4. VetPsychWars

    VetPsychWars Fortissimo User

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    lip slurs, sir.
     
  5. RichJ

    RichJ Piano User

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    Jan 16, 2008
    Northern Virginia
    ^I don't understand your post?
     
  6. kcmt01

    kcmt01 Mezzo Forte User

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    Polson, MT
    Here's something that might add a little incentive to practice: How about father/ son duets just for fun? If he enjoys it, then you can give little "recitals" for the grandparents or maybe the rest home, especially at Christmas time. Those old folks are the best audience in the world, especially if it's a young person. Doing fun things makes the trumpet and the dad more enjoyable.
     
  7. Bob Grier

    Bob Grier Forte User

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    The duets are a great idea.Kids really enjoy this esp. with a parent. make as fun and light as you can. As long as he wants to do it he'll continue. As teacher with 30+ years teaching beginners the biggest problem I had was lack of parential support. When the child had a lot of support they always did great.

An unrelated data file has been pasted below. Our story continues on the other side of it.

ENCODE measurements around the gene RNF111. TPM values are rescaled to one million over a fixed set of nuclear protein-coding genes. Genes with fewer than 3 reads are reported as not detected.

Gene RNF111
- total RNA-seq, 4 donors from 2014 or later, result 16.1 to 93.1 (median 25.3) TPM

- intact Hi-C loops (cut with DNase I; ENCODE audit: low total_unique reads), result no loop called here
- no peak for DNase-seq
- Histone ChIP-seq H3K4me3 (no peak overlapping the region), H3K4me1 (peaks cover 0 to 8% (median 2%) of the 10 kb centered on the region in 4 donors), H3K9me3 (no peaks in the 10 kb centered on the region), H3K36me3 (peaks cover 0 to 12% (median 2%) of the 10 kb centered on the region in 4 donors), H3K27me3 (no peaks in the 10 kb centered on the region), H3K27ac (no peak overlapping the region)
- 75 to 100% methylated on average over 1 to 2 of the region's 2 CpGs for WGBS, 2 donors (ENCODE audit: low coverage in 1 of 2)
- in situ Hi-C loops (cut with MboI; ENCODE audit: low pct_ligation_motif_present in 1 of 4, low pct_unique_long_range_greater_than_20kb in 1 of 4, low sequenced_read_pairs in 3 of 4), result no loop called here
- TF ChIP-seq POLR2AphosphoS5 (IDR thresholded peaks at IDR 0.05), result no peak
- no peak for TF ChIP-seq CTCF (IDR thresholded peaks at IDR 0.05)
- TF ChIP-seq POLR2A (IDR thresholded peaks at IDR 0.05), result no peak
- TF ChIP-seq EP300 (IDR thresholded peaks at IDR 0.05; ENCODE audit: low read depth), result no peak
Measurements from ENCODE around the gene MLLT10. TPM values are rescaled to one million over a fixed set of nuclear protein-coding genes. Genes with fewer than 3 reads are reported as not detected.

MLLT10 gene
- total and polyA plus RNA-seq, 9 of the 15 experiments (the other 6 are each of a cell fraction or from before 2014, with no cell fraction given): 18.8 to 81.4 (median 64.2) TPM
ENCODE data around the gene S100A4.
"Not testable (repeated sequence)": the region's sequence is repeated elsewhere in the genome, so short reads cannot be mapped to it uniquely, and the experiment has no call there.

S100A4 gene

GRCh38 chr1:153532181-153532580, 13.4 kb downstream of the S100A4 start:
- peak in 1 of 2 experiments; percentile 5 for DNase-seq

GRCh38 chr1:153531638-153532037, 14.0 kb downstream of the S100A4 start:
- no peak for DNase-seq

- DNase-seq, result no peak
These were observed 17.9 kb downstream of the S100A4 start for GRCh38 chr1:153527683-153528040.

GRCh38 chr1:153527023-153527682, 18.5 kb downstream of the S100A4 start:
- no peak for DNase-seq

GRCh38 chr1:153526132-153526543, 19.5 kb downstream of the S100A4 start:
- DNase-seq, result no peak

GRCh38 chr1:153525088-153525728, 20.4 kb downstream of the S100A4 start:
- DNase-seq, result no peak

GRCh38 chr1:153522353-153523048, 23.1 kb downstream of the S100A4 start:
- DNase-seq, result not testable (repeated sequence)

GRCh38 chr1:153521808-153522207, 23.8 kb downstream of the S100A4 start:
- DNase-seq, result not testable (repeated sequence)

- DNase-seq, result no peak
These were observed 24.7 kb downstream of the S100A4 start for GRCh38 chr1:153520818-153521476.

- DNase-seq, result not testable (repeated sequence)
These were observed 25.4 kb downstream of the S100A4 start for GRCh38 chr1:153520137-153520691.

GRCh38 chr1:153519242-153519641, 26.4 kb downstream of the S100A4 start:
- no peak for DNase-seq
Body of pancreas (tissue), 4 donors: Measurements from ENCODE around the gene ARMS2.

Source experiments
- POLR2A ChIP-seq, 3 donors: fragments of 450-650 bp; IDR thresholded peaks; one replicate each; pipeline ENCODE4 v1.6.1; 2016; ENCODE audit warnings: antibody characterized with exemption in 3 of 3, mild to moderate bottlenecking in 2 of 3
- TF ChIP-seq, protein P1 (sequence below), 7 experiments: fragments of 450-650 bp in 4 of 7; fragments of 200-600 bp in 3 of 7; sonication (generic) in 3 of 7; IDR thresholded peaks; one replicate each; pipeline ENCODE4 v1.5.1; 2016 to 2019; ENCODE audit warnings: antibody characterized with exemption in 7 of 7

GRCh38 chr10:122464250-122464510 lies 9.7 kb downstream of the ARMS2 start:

8. RichJ

    RichJ Piano User

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    Jan 16, 2008
    Northern Virginia
    We do play duets and he really likes minus one records, which we have many of from brass quintets to jazz oriented stuff to concertos. In a couple of months he goes to band day camp which will be fun for him. He really enjoyed that last year.
     
  9. kcmt01

    kcmt01 Mezzo Forte User

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    Polson, MT
    Well, sounds like you're doing all right, Dad. Keep it fun. Athletics is mostly for the young, but music is for life. I'm 53. None of the football players I went to school with are still playing football. I'm still playing my horn!
     
  10. rowuk

    rowuk Moderator Staff Member

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    If we are really honest with ourselves, the right amount of time is that what the child wants to BY THEMSELVES seriously practice. If they have been bitten by the I want to be a serious trumpeter bug, then you can't slow them down. If not, you are only appeasing YOUR ego and probably robbing the child of possible enjoyment. I really get on parents cases when they try and "plan" their child/my students development. A trumpet player factory would be a pretty ugly place to be...........

    My view is that anything more than 20-30 minutes per day only makes sense when the child is 100% behind it. If your child is having trouble "finding" this time, there is a reason. Most of the time it is beneficial to your relationship to RESPECT that "reason".